“We support the work Jeff and Carole have been doing and hope, in memory of Dr. Katz, that this gift might cause others to realize the importance of this activity and decide to support it as well."

PHWFF Aims to Heal Heart & Mind

The project shows that fly fishing has unexpected power to heal. “A fisherman has to really focus on the task at hand when he’s building a rod, tying a fly, or casting, because one slip up can mean a big, tangled mess or, even worse, a lost catch. When the fisherman is concentrating on his work, he can keep stressful thoughts at bay, which is what vets suffering from PTSD need—a mental break that opens the window to healing,” Katz said. “And our veterans with physical disabilities gain improved eye-hand coordination, balance, fine motor skills and exercise tolerance—skills that transfer into everyday life. The best part of the program, though, is the camaraderie that grows among the participants and volunteers. That’s possibly the greatest source of healing.”

PHWFF began in 2005 as an outreach to disabled American veterans at Walter Reed Army Medical Center. Today it has a global reach, serving veterans in Warrior Transition Units, Department of Defense hospitals and Veterans Affairs clinics and medical centers nationwide.

Participating veterans range from beginners to seasoned fly fishers, and all the necessary equipment, supplies and costs for the one- and multi-day fishing trips are provided free of charge.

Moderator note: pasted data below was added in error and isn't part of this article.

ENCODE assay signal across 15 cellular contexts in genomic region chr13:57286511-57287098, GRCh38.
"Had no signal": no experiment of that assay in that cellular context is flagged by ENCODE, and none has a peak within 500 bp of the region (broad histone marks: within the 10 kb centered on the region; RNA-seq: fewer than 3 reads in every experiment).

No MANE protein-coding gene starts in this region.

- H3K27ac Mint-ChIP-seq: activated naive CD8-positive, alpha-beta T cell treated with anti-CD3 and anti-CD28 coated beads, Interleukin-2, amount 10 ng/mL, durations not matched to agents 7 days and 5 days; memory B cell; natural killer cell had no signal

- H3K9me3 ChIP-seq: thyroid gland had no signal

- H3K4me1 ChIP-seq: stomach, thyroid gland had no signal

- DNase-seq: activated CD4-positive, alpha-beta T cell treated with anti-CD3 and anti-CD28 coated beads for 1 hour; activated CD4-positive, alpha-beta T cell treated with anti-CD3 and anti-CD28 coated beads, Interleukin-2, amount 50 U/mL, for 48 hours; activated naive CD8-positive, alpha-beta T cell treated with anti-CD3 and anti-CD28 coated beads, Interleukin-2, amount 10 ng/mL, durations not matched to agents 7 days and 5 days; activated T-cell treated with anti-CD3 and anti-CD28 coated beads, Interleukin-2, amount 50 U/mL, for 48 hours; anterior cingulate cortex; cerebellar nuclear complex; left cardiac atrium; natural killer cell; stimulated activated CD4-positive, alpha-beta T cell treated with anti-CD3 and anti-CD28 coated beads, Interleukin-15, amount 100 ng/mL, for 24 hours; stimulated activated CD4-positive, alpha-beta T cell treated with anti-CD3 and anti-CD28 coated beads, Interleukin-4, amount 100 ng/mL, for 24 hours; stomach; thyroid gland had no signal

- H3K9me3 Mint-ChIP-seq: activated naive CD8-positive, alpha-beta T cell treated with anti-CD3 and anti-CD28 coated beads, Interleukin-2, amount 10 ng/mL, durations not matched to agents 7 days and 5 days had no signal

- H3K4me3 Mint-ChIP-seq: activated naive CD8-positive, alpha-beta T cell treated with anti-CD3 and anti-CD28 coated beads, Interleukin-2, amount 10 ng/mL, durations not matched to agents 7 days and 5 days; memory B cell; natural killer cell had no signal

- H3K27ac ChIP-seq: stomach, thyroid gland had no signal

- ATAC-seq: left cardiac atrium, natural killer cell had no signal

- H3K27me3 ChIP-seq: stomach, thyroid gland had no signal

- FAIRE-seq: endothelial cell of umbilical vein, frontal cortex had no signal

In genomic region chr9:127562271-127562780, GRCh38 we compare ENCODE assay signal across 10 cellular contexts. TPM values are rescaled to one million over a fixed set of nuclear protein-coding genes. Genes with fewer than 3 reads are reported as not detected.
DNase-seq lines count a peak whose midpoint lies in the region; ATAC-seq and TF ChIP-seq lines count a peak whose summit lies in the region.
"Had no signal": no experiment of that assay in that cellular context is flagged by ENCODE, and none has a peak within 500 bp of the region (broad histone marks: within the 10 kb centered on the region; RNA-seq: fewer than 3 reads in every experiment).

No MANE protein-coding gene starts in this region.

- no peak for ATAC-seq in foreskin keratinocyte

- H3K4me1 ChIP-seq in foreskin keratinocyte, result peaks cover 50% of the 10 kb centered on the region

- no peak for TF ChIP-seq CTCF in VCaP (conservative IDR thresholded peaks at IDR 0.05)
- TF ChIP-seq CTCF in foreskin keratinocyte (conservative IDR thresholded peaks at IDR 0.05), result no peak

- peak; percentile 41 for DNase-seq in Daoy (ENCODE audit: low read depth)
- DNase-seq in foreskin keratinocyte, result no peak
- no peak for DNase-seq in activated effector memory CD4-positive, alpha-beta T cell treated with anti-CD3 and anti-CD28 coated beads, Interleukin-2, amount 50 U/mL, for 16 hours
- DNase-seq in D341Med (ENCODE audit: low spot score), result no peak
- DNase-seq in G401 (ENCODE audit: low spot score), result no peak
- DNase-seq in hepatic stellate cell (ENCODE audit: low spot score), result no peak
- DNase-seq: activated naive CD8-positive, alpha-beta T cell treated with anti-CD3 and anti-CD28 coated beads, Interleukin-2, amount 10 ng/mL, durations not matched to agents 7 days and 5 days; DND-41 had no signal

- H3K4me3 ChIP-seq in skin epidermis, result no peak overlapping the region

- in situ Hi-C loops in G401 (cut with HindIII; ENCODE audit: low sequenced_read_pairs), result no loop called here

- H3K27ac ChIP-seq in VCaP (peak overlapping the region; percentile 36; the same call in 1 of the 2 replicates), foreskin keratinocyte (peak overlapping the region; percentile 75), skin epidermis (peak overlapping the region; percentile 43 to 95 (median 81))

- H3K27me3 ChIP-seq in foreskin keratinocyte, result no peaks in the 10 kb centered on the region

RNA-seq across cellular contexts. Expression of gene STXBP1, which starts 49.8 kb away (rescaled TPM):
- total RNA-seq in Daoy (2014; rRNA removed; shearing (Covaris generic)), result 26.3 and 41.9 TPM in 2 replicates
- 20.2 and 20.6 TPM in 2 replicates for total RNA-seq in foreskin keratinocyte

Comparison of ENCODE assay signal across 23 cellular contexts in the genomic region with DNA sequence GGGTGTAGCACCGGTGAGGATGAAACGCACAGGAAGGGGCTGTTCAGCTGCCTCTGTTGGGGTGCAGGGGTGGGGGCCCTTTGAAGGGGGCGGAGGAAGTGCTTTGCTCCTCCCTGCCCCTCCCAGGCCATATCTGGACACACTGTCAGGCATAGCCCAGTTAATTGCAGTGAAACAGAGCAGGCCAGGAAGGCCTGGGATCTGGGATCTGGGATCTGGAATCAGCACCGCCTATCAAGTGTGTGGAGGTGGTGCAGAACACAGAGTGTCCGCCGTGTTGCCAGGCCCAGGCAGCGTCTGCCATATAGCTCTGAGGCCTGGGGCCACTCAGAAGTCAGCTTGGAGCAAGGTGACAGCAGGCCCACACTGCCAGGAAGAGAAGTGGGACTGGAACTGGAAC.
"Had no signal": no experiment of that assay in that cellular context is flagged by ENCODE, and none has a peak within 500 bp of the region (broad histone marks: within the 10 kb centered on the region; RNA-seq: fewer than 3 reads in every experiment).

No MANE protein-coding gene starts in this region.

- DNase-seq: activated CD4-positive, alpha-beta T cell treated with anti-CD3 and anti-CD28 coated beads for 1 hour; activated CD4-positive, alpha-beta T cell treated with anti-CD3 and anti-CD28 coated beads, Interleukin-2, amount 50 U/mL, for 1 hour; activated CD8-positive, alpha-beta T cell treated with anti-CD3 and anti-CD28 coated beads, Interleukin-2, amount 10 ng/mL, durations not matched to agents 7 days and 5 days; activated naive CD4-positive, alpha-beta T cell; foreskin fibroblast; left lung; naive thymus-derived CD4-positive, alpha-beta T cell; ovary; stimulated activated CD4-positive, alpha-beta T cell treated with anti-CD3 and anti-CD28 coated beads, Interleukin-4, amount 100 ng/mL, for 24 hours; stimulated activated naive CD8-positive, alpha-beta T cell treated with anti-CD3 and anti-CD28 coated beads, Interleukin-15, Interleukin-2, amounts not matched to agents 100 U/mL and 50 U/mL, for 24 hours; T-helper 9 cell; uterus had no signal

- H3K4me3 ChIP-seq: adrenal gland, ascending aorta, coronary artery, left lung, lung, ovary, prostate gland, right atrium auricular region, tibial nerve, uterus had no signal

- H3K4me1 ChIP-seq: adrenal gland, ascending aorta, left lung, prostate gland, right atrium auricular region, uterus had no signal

To stay vital, the project depends on the cooperation of the Federation of Fly Fishers, Trout Unlimited, independent fly fishing clubs, volunteer staff and generous donations like that presented by Allied Anesthesia. Those interested in supporting PHWFF can do so via this link.

About Allied Anesthesia: With over 100 highly qualified physician anesthesiologists on staff, Allied Anesthesia provides adult and pediatric anesthesia services to St. Joseph Hospital of Orange, CHOC Children’s Hospital, St. Jude Medical Center in Fullerton, San Antonio Community Hospital in Upland, St. Mary’s Hospital in Apple Valley and many other Southern California health care facilities. In 2014, Allied Anesthesia joined with Fullerton Anesthesia Associates and Upland Anesthesia Medical Group to consolidate best practices in more than six hospitals and more than a dozen ambulatory surgery centers. The expanded medical practice is dedicated to offering the highest comprehensive quality of care and the most cost-effective procedures in all facilities they serve. All Allied physician anesthesiologists are board certified in Anesthesiology and they staff and manage the most efficient operating rooms in Southern California. Allied is a member of the California Society of Anesthesiologists, the American Society of Anesthesiologists, and the Anesthesia Quality Institute.

For more information, visit: http://www.alliedanesthesia.com